In Defense of the Useless, Part I

A liberal arts education, like love, is best when it is useless. ‘Useless’ is a philosophic term which refers to that which is enjoyed for its own sake, that which has purpose, value, and meaning in and of itself. Joseph Pieper discusses the useless on page 41 of  his essay In Defense of Philosophy. What he refers to as “philosophy,” he elsewhere refers to … Continue reading In Defense of the Useless, Part I

A Word on Hope: Vocation in Light of the Baltimore Riots, Part III.a of III

Part III.a When I began working on this series, I wanted to respond to the idea that “rioters simply need to get a job.” There is a certain naivete in suggesting that the right job could alleviate despair and serve as a sufficient source of human fulfillment. At the same time, many of us draw … Continue reading A Word on Hope: Vocation in Light of the Baltimore Riots, Part III.a of III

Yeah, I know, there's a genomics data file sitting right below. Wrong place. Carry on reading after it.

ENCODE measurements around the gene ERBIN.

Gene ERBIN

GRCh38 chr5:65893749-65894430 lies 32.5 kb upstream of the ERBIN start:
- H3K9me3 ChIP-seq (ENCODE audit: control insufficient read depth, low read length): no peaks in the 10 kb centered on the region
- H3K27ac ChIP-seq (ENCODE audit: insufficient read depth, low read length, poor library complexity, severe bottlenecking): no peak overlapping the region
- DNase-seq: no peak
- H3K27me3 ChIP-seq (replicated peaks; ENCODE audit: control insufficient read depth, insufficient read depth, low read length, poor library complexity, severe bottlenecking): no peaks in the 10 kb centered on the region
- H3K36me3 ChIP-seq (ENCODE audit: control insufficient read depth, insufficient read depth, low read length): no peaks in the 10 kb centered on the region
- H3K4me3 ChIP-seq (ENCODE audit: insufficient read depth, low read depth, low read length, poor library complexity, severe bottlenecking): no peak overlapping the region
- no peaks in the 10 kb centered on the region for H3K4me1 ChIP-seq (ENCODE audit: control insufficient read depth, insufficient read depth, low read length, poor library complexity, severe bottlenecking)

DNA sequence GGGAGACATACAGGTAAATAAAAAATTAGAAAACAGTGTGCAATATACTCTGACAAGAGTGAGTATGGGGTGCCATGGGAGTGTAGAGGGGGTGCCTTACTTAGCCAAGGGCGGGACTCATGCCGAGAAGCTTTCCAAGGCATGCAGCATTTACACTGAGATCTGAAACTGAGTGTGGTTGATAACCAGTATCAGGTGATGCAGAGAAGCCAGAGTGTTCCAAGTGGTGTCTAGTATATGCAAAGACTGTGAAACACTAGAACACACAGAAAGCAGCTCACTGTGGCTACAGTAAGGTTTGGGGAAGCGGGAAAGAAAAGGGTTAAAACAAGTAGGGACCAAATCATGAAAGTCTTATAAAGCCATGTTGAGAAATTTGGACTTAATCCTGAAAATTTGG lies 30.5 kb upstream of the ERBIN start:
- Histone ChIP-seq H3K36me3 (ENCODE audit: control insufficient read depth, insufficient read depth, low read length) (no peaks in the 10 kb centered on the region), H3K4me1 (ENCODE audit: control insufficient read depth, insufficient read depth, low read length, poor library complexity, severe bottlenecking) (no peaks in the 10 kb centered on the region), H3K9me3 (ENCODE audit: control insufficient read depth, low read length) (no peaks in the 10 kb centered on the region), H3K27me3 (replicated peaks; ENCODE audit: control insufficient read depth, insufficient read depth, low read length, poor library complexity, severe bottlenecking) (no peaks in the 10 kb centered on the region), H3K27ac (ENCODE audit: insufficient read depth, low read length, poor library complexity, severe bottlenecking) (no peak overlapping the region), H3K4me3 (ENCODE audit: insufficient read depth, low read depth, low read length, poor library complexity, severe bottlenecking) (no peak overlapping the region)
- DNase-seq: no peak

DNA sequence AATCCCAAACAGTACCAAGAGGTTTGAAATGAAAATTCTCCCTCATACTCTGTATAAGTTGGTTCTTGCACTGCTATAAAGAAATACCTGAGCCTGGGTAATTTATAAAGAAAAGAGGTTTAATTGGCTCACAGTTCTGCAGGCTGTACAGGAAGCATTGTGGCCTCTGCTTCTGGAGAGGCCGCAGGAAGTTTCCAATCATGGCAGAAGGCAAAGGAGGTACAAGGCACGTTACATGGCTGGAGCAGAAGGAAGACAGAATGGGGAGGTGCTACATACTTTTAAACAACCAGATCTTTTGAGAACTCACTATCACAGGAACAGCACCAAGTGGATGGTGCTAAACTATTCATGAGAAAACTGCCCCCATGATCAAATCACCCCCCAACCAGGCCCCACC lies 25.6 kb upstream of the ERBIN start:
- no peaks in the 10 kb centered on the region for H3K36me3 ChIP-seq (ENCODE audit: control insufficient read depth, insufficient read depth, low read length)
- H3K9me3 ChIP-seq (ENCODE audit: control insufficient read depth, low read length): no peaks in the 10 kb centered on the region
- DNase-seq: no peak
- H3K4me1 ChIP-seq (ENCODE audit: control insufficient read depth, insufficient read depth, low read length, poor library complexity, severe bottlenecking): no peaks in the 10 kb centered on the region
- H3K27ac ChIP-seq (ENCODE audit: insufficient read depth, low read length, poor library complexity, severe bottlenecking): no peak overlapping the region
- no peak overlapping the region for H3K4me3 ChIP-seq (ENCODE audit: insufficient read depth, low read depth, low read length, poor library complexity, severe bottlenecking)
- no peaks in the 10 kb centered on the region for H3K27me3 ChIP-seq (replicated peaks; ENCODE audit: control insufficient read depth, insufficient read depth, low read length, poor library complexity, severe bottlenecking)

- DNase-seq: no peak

A Word on Hope: Vocation in Light of the Baltimore Riots, Part II of III

This post continues an exploration of vocation. In part I, work (or career) was distinguished from our universal vocation to personhood. Yet, personhood, our primary vocation, is not realized in abstraction. In accord with its nature, personhood exists and develops in a social context. One such context is work. Work is an arena in and … Continue reading A Word on Hope: Vocation in Light of the Baltimore Riots, Part II of III

A Word on Hope: Vocation in Light of the Baltimore Riots, Part I of III

Day Laborers by Steve Houston. The riots in Baltimore are about race, equality, and economics, but ultimately, the problem goes deeper than civil or social reform. There is a crisis of hope, and the human person can only truly flourish in the context of hope. While civil and social reform aim at the protection of human dignity, such … Continue reading A Word on Hope: Vocation in Light of the Baltimore Riots, Part I of III

An Encounter with Personhood

To recognize one’s other as a self is to know a person as a person. Such knowledge goes infinitely further than tolerance or political equality. This post explores how ethical knowledge informs an experience of personhood. Personhood is ultimately a grander and more encompassing pursuit than that of tolerance or human rights alone.  For Thomas Aquinas, there are two primary modes of knowledge: the theoretical and the practical. Theoretical knowledge … Continue reading An Encounter with Personhood